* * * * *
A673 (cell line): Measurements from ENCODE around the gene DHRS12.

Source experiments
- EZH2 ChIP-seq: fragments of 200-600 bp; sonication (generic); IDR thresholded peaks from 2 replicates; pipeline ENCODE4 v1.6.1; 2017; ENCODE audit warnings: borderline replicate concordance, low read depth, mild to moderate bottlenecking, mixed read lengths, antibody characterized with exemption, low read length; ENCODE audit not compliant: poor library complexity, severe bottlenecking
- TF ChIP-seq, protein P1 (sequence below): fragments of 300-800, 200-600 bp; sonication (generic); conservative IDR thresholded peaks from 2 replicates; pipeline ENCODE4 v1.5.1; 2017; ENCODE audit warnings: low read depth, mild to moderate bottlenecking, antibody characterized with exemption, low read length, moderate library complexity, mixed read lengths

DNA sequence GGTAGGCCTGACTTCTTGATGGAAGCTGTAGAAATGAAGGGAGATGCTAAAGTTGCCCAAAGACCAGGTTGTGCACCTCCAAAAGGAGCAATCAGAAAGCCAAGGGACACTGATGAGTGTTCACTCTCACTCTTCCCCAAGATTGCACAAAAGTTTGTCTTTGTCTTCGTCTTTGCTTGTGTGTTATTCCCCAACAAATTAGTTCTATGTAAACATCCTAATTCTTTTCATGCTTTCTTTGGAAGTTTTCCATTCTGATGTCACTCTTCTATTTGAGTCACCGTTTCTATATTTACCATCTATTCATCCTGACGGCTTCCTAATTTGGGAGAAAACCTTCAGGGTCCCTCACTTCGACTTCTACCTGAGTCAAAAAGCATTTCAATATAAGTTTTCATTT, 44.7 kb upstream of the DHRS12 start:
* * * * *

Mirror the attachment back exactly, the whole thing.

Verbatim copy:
A673 (cell line): Measurements from ENCODE around the gene DHRS12.

Source experiments
- EZH2 ChIP-seq: fragments of 200-600 bp; sonication (generic); IDR thresholded peaks from 2 replicates; pipeline ENCODE4 v1.6.1; 2017; ENCODE audit warnings: borderline replicate concordance, low read depth, mild to moderate bottlenecking, mixed read lengths, antibody characterized with exemption, low read length; ENCODE audit not compliant: poor library complexity, severe bottlenecking
- TF ChIP-seq, protein P1 (sequence below): fragments of 300-800, 200-600 bp; sonication (generic); conservative IDR thresholded peaks from 2 replicates; pipeline ENCODE4 v1.5.1; 2017; ENCODE audit warnings: low read depth, mild to moderate bottlenecking, antibody characterized with exemption, low read length, moderate library complexity, mixed read lengths

DNA sequence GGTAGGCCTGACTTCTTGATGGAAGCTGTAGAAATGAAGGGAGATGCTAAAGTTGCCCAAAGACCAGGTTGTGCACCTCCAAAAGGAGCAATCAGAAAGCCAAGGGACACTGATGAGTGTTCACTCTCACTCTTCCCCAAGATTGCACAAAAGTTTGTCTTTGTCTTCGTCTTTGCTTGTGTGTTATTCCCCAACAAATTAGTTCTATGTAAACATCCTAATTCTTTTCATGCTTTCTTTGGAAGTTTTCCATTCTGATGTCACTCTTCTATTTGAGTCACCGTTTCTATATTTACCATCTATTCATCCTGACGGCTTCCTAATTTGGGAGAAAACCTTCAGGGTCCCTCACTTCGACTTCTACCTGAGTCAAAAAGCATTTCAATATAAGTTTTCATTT, 44.7 kb upstream of the DHRS12 start: